Prediction: Failure rate will be high for low-cost MVNOs

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With the recent launches of companies such as FreedomPop, Republic Wireless, Ting, RingPlus, Solavei and more, there seems to be a growing number of mobile virtual network operators in the U.S. wireless market. Most of these companies are promising inexpensive mobile data and voice services, often at a fraction of the cost of similar services being sold by traditional operators.

These new MVNOs are able to keep their costs in check by offering full-price handsets, instead of subsidizing phones for their customers. They are also eliminating a lot of their customer acquisition costs by forgoing traditional marketing and advertising channels and instead relying upon social media to spread the word about their services. 

Will these new MVNOs succeed? Historically, most wireless resellers have struggled to survive. In fact, if you look back five or six years in wireless history you will find it littered with several high-profile MVNO failures such as  ESPN Mobile, Disney Mobile, Helio and Amp'd Mobile. 

Those splashy virtual operators were intent upon delivering specialized content and services to a niche audience such as sports lovers, urban youth or tweens with deep-pocketed parents. Most were well-funded by their parent companies or investors and none were offering low-cost services. Instead, they inked custom handset deals, opened retail stores and, in the case of Amp'd Mobile, built a studio in Los Angeles just to make video content for their subscribers.

Of course, those MVNOs are no longer in business. Some had success attracting customers but none had enough volume to turn these endeavors into profitable businesses.  

One of the few success stories in the MVNO space is América Móvil's U.S. TracFone unit, which sells service using the TracFone, Straight Talk, Safelink, Net 10 and, most recently, Simple Mobile brands. TracFone's services are billed as low-cost options for consumers and do not require long-term contracts. The company ended the second quarter with 20.3 million total subscribers, making it easily the largest U.S. MVNO.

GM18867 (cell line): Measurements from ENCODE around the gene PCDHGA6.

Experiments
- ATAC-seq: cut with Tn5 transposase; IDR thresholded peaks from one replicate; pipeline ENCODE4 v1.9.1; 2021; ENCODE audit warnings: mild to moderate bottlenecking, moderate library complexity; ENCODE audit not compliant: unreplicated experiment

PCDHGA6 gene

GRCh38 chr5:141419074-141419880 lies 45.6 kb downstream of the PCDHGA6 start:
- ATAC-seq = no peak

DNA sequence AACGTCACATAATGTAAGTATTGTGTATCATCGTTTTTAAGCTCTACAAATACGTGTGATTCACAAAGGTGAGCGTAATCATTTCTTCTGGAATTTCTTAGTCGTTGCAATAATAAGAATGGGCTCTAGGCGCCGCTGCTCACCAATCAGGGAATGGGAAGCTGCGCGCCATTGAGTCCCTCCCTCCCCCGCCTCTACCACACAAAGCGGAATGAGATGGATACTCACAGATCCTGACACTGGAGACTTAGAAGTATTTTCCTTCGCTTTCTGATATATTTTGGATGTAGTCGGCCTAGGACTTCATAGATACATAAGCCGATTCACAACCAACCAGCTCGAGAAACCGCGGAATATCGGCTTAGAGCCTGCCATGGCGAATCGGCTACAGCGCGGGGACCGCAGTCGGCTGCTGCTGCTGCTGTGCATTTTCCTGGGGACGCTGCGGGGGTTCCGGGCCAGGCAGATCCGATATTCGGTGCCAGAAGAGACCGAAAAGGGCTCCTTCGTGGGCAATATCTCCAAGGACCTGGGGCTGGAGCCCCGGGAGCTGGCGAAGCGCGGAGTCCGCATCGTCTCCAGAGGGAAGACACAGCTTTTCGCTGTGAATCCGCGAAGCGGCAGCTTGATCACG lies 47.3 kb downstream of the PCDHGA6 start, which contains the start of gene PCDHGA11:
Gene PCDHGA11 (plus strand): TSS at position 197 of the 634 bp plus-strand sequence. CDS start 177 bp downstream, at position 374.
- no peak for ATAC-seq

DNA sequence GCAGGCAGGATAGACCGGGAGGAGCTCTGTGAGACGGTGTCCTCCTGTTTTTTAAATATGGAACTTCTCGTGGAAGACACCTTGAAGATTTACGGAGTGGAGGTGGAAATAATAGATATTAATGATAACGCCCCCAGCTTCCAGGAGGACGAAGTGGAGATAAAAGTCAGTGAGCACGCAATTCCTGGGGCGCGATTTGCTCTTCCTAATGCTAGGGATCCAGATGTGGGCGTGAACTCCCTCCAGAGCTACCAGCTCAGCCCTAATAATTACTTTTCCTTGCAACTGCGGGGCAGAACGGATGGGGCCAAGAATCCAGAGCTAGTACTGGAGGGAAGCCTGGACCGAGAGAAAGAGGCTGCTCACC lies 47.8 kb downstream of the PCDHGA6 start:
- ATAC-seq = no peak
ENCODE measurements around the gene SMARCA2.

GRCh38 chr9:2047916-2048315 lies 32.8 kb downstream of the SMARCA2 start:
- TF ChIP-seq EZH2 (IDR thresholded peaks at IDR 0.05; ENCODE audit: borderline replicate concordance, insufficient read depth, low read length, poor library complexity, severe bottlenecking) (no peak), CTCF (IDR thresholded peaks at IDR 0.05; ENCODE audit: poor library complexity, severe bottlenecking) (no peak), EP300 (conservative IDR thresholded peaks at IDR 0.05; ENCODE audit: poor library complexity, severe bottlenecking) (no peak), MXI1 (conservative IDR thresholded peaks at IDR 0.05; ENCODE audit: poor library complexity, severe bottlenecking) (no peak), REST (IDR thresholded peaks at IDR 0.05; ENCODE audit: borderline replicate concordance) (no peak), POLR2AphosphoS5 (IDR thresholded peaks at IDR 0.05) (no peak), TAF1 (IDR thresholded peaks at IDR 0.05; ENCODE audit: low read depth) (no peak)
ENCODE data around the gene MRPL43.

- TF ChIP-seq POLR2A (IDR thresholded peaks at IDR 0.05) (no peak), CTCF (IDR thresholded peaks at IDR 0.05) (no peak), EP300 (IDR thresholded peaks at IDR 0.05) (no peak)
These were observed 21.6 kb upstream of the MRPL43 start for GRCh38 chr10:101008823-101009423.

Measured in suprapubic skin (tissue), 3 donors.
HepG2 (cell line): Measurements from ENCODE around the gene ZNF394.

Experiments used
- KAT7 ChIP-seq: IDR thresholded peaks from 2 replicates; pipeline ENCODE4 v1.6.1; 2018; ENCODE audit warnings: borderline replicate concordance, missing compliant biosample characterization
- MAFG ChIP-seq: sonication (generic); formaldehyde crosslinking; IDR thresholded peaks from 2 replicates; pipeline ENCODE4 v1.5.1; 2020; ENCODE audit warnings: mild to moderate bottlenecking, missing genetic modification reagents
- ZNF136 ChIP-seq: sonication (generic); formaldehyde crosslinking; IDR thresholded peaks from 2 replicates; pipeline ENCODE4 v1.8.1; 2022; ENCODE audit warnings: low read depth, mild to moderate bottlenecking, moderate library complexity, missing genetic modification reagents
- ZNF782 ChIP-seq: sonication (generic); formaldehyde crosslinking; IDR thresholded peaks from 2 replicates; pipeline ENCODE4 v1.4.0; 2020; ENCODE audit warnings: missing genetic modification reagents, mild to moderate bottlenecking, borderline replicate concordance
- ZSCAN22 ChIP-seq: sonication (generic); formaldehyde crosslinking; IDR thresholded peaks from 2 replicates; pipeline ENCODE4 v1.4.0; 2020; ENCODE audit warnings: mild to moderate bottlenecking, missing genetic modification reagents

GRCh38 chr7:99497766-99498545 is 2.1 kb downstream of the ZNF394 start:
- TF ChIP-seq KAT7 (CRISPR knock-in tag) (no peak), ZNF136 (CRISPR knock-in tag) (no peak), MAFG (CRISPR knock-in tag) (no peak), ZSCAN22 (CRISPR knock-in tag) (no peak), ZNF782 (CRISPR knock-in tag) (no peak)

But I have my doubts about this new generation of MVNOs and their ability to get traction in the market. I'm not convinced that consumers, who have been conditioned to getting subsidized smartphones, are going to pay $300 or more for an unsubsidized device. And I'm not alone in my opinion. John Byrne, research director of wireless infrastructure at IDC, agrees. "Even if you can show a customer that over the course of a 2- or 3-year period they will save money with an unsubsidized phone and a lower monthly fee, there is still the challenge of getting over the initial sticker shock," Byrne said. "It is definitely a tough sell in a market that is so used to getting their phones for free or for very cheap."

Of course, some of these MVNOs will attract customers who have unlocked smartphones from other operators and are at the end of their two-year contract. I'm sure there are some consumers who will be tempted to switch to a low-cost service provider. However, I find that most people want a new smartphone every two years. Once again, I think the lure of the subsidized smartphone is too great.

Byrne also noted that despite TracFone's success in the MVNO space, the company's margins are thin--somewhere around 12 percent EBITDA margin compared with 45 percent or more for the traditional operators such as AT&T Mobility (NYSE:T) and Verizon Wireless (NYSE:VZ). Byrne noted that most MVNOs will not have the scale of a TracFone, with its 20.3 million subscribers, and that means their margins will be even slimmer.

Nevertheless, Byrne said he does believe there are MVNO opportunities that will crop up once more operators have deployed LTE. For example, he said that Clearwire (NASDAQ:CLWR) may have a lot of extra capacity on its planned LTE network, which would make it very motivated to offer deals to MVNOs so it can get more traffic on its network.

The MVNO market is very cyclical. Every five or six years we see a crop of new entrants into this space. I suspect that by next summer we will already have a few failures among this new generation of wireless firms. I'll be anxious to see which companies are still around in August 2013. --Sue